a wicked draw cut across his abdomen

SuprunP

Senior Member
Ukrainian & Russian
His pleasure, however, vanished when Wyrden landed four touches [with a sword] in quick succession: one on Eragon’s right shoulder, two on his ribs, and a wicked draw cut across his abdomen.
(C. Paolini, Christopher; Inheritance)

Is it possible to read the part in bold in two following ways?

1) a wicked draw (N) cut (V p.t.) across his abdomen.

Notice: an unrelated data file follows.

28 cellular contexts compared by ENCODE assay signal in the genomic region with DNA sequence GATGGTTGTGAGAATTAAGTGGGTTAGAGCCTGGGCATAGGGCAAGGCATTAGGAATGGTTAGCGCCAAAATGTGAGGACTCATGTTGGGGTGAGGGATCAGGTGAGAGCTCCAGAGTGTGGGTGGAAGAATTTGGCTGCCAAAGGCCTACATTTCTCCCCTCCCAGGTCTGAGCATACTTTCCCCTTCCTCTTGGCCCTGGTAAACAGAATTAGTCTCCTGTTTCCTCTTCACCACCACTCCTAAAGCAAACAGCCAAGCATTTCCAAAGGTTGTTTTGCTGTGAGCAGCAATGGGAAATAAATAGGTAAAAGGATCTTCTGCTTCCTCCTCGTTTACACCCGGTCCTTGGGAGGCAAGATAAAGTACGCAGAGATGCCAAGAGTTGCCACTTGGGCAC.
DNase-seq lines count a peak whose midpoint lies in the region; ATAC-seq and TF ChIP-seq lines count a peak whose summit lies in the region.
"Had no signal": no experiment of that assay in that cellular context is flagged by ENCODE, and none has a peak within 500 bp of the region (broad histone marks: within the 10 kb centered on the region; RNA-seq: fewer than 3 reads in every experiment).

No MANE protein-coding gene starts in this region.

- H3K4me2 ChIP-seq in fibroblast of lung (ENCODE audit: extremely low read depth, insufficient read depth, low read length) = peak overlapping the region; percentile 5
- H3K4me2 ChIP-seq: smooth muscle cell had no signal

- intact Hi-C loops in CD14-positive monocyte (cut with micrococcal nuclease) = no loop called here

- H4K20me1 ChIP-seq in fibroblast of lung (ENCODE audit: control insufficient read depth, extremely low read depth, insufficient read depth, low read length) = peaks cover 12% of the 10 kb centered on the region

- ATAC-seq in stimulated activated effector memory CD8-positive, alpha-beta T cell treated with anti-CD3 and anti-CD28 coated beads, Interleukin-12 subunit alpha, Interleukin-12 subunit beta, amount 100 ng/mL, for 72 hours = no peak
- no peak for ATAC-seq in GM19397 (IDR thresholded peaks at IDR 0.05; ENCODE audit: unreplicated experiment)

2) a wicked draw (N modifying 'cut') cut (N) across his abdomen. 'A draw cut' is supposed to mean here something like 'a cut made by drawing a sword'

where
N - noun
V - verb
p.t. - past tense.

Thanks.
 
  • ewie

    Senior Member
    English English
    It's certainly grammatically possible, Suprun, though it's easier to compute (well, for me) if you use a 'recognizable' noun:
    and a wicked gash/slash/furrow [etc.] cut across his abdomen
     

    ewie

    Senior Member
    English English
    I don't know how I read it the first time: now that I've read it several times I keep reading it as in your (1):D

    To avoid the ambiguity I probably would've written draw-cut.
     
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